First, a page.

Harrison County

Officials were ‘up in arms’ over gun ranges in Gulfport. A decision has been made.

Gun safety tips you need to know

License-to-carry instructor Cassie Shockey, of Shoot Smart indoor shooting range, talks firearm safety rules to ensure safety when handling a gun.
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License-to-carry instructor Cassie Shockey, of Shoot Smart indoor shooting range, talks firearm safety rules to ensure safety when handling a gun.

The owner of Dad’s Super Pawn wants to build a shooting range on his property, which is in the heart of Gulfport’s business corridor on U.S. 49.

Kevin Riley said he plans to upgrade the facade at Dad’s, demolish the back portion of his large building and add at the back of his lot a 20,000-square-foot shooting range.

It’ll cost Riley between $2 million to $3 million, he said.

The proposal to allow gun ranges — with Planning Commission approval — would apply not only to his property but to other light industrial properties in the city.

The Planning Commission unanimously approved a change to city ordinances on Thursday afternoon that would permit gun ranges, with approval, in two industrial zones. The ordinance already allows the ranges in a third industrial zone and two general business zones, again with Planning Commission approval.

The councilwoman who represents the area, Ella Holmes-Hines, did not even realize the proposal was on the Planning Commission agenda. The agenda item reads: Zoning Text Amendment 1903PC025, by City of Gulfport, Amendments to Comprehensive Zoning Ordinance, as amended, Section III. District Regulations, (J) Chart of permitted uses, (2)Schedule of Uses.

Holmes-Hines emailed the administration for more information and was not happy about what she learned Thursday morning. She called the mayor, who was unaware of the proposal.

“This did not come from the mayor or the administration,” Holmes-Hines said. “It came from (Councilwoman) Cara Pucheu — for my ward.”

Holmes-Hines opposes a change that would allow shooting ranges in all light-industrial areas because those areas sit beside neighborhoods in her ward, Ward 3.

“Dad’s Pawn Shop should be a standalone request,” she said. “It should not be a citywide request. Others would like to do that, I’m sure. But they’re adjacent to neighborhoods.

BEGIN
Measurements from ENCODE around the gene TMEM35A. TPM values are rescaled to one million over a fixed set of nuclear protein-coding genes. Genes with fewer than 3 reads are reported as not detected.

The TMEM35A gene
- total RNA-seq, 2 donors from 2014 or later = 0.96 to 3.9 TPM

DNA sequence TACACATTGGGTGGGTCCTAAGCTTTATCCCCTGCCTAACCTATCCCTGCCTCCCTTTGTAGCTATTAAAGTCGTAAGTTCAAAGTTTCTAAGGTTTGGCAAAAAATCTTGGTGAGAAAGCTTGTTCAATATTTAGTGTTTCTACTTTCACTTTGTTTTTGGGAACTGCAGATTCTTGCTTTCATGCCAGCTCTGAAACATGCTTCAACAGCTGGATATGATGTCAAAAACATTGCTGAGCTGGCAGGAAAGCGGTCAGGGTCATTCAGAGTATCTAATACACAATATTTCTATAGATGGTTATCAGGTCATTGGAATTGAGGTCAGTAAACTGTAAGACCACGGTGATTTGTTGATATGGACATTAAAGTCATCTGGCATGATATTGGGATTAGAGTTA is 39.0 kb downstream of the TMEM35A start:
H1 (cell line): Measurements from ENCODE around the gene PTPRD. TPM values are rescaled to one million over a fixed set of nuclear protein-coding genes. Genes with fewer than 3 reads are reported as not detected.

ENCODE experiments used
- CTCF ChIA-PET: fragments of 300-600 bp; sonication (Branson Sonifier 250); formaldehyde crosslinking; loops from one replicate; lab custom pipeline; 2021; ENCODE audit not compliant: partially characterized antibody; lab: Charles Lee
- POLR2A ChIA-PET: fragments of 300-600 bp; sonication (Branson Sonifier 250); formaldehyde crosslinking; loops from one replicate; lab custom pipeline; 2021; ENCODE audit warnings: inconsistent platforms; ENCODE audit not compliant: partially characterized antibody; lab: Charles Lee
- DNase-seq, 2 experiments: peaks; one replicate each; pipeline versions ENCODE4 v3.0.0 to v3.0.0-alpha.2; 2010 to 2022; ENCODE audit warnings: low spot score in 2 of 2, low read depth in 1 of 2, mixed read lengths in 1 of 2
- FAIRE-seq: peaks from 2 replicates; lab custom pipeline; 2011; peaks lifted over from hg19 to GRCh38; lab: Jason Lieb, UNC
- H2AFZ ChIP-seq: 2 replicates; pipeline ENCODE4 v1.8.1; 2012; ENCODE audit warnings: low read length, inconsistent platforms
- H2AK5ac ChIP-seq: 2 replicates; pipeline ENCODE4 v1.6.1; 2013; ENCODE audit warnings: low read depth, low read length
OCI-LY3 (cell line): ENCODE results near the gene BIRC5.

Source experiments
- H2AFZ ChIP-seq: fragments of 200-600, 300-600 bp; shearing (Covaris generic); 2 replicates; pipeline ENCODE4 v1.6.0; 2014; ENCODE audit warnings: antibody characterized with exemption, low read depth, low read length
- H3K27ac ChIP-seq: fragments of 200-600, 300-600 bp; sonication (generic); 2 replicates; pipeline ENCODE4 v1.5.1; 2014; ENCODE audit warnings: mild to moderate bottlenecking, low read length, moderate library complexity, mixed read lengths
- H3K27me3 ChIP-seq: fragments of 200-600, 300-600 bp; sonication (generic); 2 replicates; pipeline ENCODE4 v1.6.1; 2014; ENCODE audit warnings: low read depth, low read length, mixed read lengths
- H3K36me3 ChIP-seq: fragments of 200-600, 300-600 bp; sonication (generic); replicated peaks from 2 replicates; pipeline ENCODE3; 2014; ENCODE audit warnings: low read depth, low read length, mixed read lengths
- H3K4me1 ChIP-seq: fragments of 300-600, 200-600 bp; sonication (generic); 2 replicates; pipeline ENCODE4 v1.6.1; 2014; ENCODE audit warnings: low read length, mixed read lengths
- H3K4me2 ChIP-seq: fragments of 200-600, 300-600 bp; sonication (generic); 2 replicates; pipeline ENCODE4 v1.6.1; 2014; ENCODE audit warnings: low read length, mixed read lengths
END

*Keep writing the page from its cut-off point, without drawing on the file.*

“This should have been done with some communication, some notice.

“This is not how you do it. I think it’s wrong to do this for one person, citywide. I would hope the city wouldn’t put shooting ranges near neighborhoods.”

Pucheu, who represents Ward 7, said Riley has been a friend of hers since elementary school and she believes in his project.

“It’s truly just allowing a gun range, or a type of gun range, in any industrial zone with Planning Commission approval,” Pucheu said. “It’s just not that big of a deal. We can control it.

“They can’t just come in by right and do it, so it’s OK. It’s not anything to get up in arms about. Sorry about the pun there.”

She said she simply introduced Riley to city officials, but Holmes-Hines and a member of the administration said Pucheu proposed the ordinance change.

Riley said he has been working on the project for awhile. He hopes to break ground in the next few months and complete construction by year’s end. The property sits between 31st and 32nd avenues.

“There is a demand for it, a large demand,” he said. He plans to have competitions on the weekends, bringing in gun enthusiasts from other areas.

The range would offer gun safety classes, with two classrooms. There would be shooting ranges for handguns and long guns.

No gun noise would be audible outside the building, Riley said.

Pucheu said gun enthusiasts will be spending their money of the Coast during the weekend competitions. She said the gun range and renovated pawn shop also would improve the aesthetics of the aging commercial area.

“I just think it’s going to be a very positive thing for the area,” she said. “It’s going to bring economic development to that area and it will bring jobs to the area.”

Anita Lee is a Mississippi native who specializes in investigative, court and government reporting. She has covered South Mississippi’s biggest stories in her decades at the Sun Herald, including the Dixie Mafia, public corruption and Hurricane Katrina, a Pulitzer Prize-winning effort. Nothing upsets her more than government secrecy and seeing people suffer.


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